Amid the pandemic, remote ways of working became only part of a much larger effort to evolve into a digitally enabled business that can survive and adapt through technological disruption. In fact, in one 2021 report, 87% of C-suite executives report that the pandemic has accelerated HR transformation and increased the functions influence on the rest of business.
Bearing in mind that remote ways of working are only a fraction of a much larger effort by companies to make it through the process of digital transformation: What will it take for HRto maintain its influence and continue to effectively and efficiently adapt inthe digital age?
One myth that contributes to resistance and fear surrounding transformation is that every HR professional must become a data scientist, which is absolutely untrue. However, they will need to be digitally literate and analytically capable. HR professionals today must embark on an upskilling journey to become more analytically minded and digitally capable. Every organization will have to decide whether upskilling existing HR professionals will meet these needs.
The nature of a fast-paced, rapidly evolving business environment and the acceleration of digital transformation means that organizations cannot depend on past performance and existing skill data alone to determine whether someone is a good fit for an evolved role. Again, not all HR professionals will need to understand the inner workings of these systems – but they should all be able to communicate the fundamental principles and advantages to business stakeholders and employees.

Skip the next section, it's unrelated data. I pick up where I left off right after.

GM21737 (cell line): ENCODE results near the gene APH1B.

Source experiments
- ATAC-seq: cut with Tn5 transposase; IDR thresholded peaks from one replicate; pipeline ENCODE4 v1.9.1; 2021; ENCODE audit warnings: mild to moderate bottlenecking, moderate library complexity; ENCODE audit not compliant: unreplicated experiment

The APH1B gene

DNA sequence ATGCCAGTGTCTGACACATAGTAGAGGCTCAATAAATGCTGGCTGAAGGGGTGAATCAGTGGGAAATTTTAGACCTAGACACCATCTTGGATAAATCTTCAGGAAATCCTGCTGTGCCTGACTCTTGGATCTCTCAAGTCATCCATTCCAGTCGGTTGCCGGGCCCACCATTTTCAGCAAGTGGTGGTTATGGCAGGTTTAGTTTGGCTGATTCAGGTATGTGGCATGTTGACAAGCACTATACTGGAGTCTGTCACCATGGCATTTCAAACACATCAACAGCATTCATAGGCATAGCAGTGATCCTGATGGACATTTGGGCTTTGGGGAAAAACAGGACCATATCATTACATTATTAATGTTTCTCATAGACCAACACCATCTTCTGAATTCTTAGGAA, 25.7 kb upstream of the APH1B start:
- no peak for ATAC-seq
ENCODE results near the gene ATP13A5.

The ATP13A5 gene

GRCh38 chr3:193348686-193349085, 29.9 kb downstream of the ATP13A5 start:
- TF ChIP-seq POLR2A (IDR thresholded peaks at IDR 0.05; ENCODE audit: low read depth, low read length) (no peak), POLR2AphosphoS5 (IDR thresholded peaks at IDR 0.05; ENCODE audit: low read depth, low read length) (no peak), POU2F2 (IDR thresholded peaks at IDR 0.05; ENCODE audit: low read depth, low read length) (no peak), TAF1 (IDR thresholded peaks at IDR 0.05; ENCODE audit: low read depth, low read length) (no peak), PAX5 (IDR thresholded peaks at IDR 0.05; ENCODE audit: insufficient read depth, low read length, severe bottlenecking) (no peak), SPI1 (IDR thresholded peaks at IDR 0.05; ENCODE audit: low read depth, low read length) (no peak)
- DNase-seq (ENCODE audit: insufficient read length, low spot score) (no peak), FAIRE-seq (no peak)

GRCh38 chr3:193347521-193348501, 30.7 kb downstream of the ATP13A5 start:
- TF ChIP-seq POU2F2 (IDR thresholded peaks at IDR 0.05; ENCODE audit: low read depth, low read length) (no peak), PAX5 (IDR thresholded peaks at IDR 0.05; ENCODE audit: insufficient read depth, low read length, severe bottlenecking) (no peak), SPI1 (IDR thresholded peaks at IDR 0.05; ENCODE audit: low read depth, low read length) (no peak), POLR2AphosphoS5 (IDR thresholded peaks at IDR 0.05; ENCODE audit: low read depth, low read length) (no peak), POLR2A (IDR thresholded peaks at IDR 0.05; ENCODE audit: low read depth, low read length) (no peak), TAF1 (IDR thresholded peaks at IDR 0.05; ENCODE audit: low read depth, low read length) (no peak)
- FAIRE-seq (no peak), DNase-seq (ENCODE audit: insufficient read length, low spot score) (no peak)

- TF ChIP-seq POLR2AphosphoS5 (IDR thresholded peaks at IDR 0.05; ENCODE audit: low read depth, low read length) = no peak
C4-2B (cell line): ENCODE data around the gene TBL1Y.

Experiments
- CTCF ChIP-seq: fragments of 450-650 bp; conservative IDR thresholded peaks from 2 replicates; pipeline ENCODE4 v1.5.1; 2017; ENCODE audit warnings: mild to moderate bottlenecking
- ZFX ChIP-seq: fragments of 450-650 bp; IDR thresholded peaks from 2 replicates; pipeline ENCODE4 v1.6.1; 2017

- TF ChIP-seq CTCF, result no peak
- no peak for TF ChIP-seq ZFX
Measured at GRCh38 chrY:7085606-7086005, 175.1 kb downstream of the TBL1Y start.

Traditional examples of HR competency models focus primarily on specific skills and knowledge, overlooking the behavioral personality traits of HR professionals. However, in recent years we have seen increased interest in the value of motives, traits, attitudes and perceptions in understanding their competence and effectiveness such as situational decision making and passion for learning.
There is significant overlap between the typical behavioral profile of individuals currently working in the HR profession today and that of the ideal behavioral profile for individuals capable of succeeding in a digital, data-driven environment. Proof that building talent from within the organization, by investing in upskilling existing teams, is a worthwhile alternative to hiring new HR talent to fill skill gaps.
Advancements in behavioral assessments can help organizations better understand talent and connect individuals with ideal roles and upskilling initiatives. In addition to developing a better understanding of their own talent, HR departments would be wise to incorporate a behavioral understanding of their existing workforce when attempting to redeploy employees across the entire organization and into new roles.
Features of the HR professional behavioral profile show that organizations can, with targeted learning and development, confidently prepare for success in a digital, data driven age. The research detailed in this free whitepaper report identifies significant overlap between the behavioral profile of HR professionals today and pymetrics’ research-based behavioral model of Digital Potential. So does HR have the potential to succeed in a digital, data-driven environment? The answer is ‘yes’.